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What Are the 12 Laws of Karma?

In Sanskrit, karma literally means “action.” According to experts, there are often misconceptions about what karma really is and how it applies to our lives.

This article will help shed light on what karma is, the philosophy behind it, and its core principles, known as the 12 laws of karma.

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What exactly is karma?

The true definition of karma can vary depending on who you ask. Some people adhere to the traditional meaning grounded in Eastern religions, while others interpret it from more of a Western view of good and bad. As a result, this can lead to different views on how karma applies to life.

For example, the Georgetown University Berkley Center for Religion, Peace, and World Affairs says karma is the Hindu view of causality in which good thoughts, deeds, and words, may lead to beneficial effects, while bad thoughts, deeds, and words, may lead to harmful effects.

However, many experts like to look at karma as more than just “good” or “bad.”

According to Dr. Jennifer Rhodes, a licensed psychologist, karma is simply those situations or interactions that help us navigate our path toward our higher purpose.

“We are often easily distracted and miss messages which make us believe we have a lot of ‘bad karma. But those situations are simply signs for us to course-correct and move forward toward our higher purpose,” Rhodes explains.

“The journey is not about being perfect, it’s about undoing what is not us and becoming who we really are,” she adds.

Tejal Patel, a meditation and mindfulness expert, looks at karma as a cycle of cause and effect that’s about action, not result.

“Karma is a philosophy of how to live our lives so we can truly become the best version of ourselves and live the most fulfilling life we desire,” she says.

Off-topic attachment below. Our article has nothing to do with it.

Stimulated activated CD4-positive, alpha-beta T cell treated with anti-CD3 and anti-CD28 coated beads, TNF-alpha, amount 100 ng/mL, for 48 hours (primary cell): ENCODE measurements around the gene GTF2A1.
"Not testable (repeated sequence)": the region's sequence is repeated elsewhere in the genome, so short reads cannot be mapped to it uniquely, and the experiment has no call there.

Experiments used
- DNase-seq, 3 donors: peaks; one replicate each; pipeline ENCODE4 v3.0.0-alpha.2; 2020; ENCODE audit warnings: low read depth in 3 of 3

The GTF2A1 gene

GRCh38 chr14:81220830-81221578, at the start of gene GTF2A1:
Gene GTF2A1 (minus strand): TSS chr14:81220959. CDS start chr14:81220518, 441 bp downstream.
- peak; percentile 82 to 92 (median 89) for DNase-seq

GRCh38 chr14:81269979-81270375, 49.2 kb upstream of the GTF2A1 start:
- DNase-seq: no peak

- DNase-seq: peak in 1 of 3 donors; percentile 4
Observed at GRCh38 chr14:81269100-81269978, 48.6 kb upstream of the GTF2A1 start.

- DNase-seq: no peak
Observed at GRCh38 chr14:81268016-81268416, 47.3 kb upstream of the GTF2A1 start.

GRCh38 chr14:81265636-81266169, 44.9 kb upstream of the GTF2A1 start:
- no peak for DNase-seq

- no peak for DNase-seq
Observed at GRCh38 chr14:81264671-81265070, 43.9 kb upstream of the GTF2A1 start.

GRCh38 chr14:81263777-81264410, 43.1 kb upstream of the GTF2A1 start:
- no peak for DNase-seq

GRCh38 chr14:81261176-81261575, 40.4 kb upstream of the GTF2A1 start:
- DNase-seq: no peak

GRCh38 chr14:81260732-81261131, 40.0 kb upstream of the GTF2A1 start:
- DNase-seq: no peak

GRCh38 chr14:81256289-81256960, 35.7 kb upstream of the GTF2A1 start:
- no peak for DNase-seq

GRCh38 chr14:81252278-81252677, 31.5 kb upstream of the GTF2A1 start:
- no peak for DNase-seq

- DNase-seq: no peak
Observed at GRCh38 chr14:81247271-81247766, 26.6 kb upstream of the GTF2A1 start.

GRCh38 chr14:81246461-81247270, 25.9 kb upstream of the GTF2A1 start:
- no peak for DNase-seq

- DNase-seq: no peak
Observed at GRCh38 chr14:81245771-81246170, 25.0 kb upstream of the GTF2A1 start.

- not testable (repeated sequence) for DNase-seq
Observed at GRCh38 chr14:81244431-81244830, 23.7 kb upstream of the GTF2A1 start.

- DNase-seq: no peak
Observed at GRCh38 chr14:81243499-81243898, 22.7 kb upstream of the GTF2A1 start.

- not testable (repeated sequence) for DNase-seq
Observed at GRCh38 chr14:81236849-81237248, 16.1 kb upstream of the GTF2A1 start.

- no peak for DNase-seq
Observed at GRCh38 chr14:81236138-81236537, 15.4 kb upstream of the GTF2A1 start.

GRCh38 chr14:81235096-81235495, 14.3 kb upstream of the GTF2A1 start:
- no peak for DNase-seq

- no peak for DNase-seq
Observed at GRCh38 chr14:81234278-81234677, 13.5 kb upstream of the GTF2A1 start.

And since the future isn’t set in stone, Patel says we can change the path of our life by the choices, thoughts, and deeds we choose right now.

What are the 12 laws of karma?

Everything is energy, including your thoughts and emotions, which are energy in motion. So, in essence, everything you do creates corresponding energy that comes back to you in some form, Patel explains.

“Simply, everything you do creates either a positive or negative consequence,” she says.

Using karma as a set of powerful guidelines for your life can incentivize you to be more mindful of your thoughts, actions, and deeds before you make decisions.

With that in mind, think of the laws of karma as guidelines to follow as you go through daily life. The 12 laws of karma can help you understand how karma really works and how to create good karma in your life.

Let’s look at each of these laws in more detail.

1. The great law or the law of cause and effect

When most people talk about karma, they’re likely referring to the great law of cause and effect, Patel says.

According to this law, whatever thoughts or energy you put out, you get back — good or bad. In order to get what you want, you have to embody and be worthy of those things. It’s the concept of what you reap, you sow.

“For example, if you want love in your life, be loving to yourself,” she says.

2. The law of creation

The law of creation underscores the importance that life doesn’t just happen to us. To make things happen in your life, you need to take action, instead of waiting for something to magically come your way.

“You are the co-creator of making what you want, based on your intentions,” Patel says.

She recommends asking yourself what you need to release so you can create space for the thing you desire to show up.

Also consider how you can use your skills, talents, and strengths to create something that not only benefits you but others, too.

3. The law of humility

According to Paul Harrison, creator of The Daily Meditation, the law of humility is based on the principle that you must be humble enough to accept that your current reality is the result of your past actions.

For example, if you’re blaming your colleagues for your poor performance at work, Harrison says you must accept that you created this reality by not performing as well as you could have.